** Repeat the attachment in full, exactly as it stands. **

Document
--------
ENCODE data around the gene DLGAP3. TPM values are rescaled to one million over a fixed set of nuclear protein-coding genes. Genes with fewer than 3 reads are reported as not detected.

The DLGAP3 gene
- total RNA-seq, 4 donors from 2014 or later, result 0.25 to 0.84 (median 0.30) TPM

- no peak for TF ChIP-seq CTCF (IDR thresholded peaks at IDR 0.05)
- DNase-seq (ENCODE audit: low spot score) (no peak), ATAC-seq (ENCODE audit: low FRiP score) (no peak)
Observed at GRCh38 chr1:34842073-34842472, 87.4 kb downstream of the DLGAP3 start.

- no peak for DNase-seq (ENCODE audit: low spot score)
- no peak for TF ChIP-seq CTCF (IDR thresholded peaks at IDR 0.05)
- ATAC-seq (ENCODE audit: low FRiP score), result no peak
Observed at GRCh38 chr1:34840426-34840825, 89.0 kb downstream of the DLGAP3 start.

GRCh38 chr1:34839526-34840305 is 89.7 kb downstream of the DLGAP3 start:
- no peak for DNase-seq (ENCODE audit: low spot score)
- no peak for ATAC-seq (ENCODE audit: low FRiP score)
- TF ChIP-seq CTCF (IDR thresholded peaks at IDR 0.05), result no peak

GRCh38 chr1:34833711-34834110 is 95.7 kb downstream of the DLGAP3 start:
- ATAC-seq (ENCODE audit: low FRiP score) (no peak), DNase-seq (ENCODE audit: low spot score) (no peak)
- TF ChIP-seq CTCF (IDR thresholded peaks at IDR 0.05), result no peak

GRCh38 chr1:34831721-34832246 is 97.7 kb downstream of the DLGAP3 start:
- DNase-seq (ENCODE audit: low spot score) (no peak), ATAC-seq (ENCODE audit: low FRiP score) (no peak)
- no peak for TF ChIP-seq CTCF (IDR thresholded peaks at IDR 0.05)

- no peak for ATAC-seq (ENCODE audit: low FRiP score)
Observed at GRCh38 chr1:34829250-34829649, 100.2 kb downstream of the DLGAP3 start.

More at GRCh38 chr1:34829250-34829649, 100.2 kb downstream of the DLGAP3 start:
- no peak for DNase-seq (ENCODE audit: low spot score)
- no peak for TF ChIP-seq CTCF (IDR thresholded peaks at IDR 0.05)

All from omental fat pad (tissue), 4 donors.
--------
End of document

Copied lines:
ENCODE data around the gene DLGAP3. TPM values are rescaled to one million over a fixed set of nuclear protein-coding genes. Genes with fewer than 3 reads are reported as not detected.

The DLGAP3 gene
- total RNA-seq, 4 donors from 2014 or later, result 0.25 to 0.84 (median 0.30) TPM

- no peak for TF ChIP-seq CTCF (IDR thresholded peaks at IDR 0.05)
- DNase-seq (ENCODE audit: low spot score) (no peak), ATAC-seq (ENCODE audit: low FRiP score) (no peak)
Observed at GRCh38 chr1:34842073-34842472, 87.4 kb downstream of the DLGAP3 start.

- no peak for DNase-seq (ENCODE audit: low spot score)
- no peak for TF ChIP-seq CTCF (IDR thresholded peaks at IDR 0.05)
- ATAC-seq (ENCODE audit: low FRiP score), result no peak
Observed at GRCh38 chr1:34840426-34840825, 89.0 kb downstream of the DLGAP3 start.

GRCh38 chr1:34839526-34840305 is 89.7 kb downstream of the DLGAP3 start:
- no peak for DNase-seq (ENCODE audit: low spot score)
- no peak for ATAC-seq (ENCODE audit: low FRiP score)
- TF ChIP-seq CTCF (IDR thresholded peaks at IDR 0.05), result no peak

GRCh38 chr1:34833711-34834110 is 95.7 kb downstream of the DLGAP3 start:
- ATAC-seq (ENCODE audit: low FRiP score) (no peak), DNase-seq (ENCODE audit: low spot score) (no peak)
- TF ChIP-seq CTCF (IDR thresholded peaks at IDR 0.05), result no peak

GRCh38 chr1:34831721-34832246 is 97.7 kb downstream of the DLGAP3 start:
- DNase-seq (ENCODE audit: low spot score) (no peak), ATAC-seq (ENCODE audit: low FRiP score) (no peak)
- no peak for TF ChIP-seq CTCF (IDR thresholded peaks at IDR 0.05)

- no peak for ATAC-seq (ENCODE audit: low FRiP score)
Observed at GRCh38 chr1:34829250-34829649, 100.2 kb downstream of the DLGAP3 start.

More at GRCh38 chr1:34829250-34829649, 100.2 kb downstream of the DLGAP3 start:
- no peak for DNase-seq (ENCODE audit: low spot score)
- no peak for TF ChIP-seq CTCF (IDR thresholded peaks at IDR 0.05)

All from omental fat pad (tissue), 4 donors.